This article is part of the supplement: Improving outcomes for asthma patients with allergic rhinitis
Breaking new ground: challenging existing asthma guidelines
Department of General Practice and Primary Care, University of Aberdeen, Foresterhill Health Centre, Westburn Road, Aberdeen AB25 2AY, UK
BMC Pulmonary Medicine 2006, 6(Suppl 1):S6 doi:10.1186/1471-2466-6-S1-S6Published: 30 November 2006
While we have international guidelines and various national guidelines for asthma diagnosis and management, asthma remains poorly controlled in many children and adults. In this paper we review the limitations of current asthma guidelines and describe important issues and remaining questions regarding asthma guidelines for use, particularly in primary care.
Clinical practice guidelines based on evidence from randomized controlled trials are considered the most rigorous and accurate. Current evidence-based guidelines are written predominantly from the perspective of the patient with a clear-cut asthma diagnosis, however, and tend not to consider the heterogeneity of asthma or to accommodate individual patient variations in response to treatment or their needs, differences in practice settings, or local differences in availability and cost of therapies. The results of randomized controlled trials, which are designed to establish efficacy of treatment under ideal conditions, may not apply to 'real-world' clinical practice, where patients are unselected, monitoring is less frequent, and effectiveness – the benefit of treatment in routine clinical practice – is the most relevant outcome. Moreover, most guidelines see asthma in isolation rather than considering other factors that may impact on asthma and response to asthma therapy, particularly age, allergic rhinitis, cigarette smoking, adherence, and genetic factors. When these links are recognized, guidelines rarely provide practical recommendations for treatment in these scenarios. Finally, there is some evidence that general practitioners are not convinced of the applicability of asthma guidelines to their practice settings, especially when those writing the guidelines principally work in specialist practice.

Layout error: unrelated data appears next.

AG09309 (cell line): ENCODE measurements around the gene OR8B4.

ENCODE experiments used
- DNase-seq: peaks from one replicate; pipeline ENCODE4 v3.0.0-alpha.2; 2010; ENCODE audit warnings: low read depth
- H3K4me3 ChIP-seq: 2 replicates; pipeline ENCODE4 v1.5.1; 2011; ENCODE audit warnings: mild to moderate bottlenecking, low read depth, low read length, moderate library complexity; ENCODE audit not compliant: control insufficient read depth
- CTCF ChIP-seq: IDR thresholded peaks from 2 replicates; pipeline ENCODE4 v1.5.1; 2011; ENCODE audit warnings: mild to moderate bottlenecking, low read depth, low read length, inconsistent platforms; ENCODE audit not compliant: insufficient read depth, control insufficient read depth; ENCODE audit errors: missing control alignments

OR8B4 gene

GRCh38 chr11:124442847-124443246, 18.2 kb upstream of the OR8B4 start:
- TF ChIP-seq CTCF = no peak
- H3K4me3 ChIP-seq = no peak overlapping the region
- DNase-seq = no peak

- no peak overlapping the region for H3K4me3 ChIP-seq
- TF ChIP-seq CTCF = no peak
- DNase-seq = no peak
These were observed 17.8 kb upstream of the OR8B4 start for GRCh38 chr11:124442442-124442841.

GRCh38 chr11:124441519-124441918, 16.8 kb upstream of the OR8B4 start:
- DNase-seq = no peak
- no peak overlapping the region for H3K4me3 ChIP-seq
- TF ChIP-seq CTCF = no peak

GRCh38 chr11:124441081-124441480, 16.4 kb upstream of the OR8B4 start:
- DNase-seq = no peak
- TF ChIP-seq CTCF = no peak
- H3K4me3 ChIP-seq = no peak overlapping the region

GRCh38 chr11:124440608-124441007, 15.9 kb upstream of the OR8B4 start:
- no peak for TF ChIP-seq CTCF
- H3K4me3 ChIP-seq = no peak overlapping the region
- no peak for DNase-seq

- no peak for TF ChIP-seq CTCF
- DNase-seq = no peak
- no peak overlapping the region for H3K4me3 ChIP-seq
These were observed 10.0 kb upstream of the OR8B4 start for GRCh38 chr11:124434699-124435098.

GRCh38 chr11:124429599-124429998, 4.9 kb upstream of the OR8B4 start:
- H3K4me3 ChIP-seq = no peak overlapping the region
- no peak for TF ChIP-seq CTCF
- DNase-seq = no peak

Developing country-specific guidelines or, ideally, local guidelines could provide more practical solutions for asthma care and could account for regional factors that influence patient choice and adherence to therapy. Pragmatic clinical trials and well-designed observational trials are needed in addition to randomized controlled trials to assess real-world effectiveness of therapies, and such evidence needs also to be considered by guideline writers. Finally, practical tools to facilitate the diagnosis and assessment of asthma and factors responsible for poor control, such as associated allergic rhinitis, limited adherence, and smoking behavior, are needed to supplement treatment information provided in clinical practice guidelines for asthma.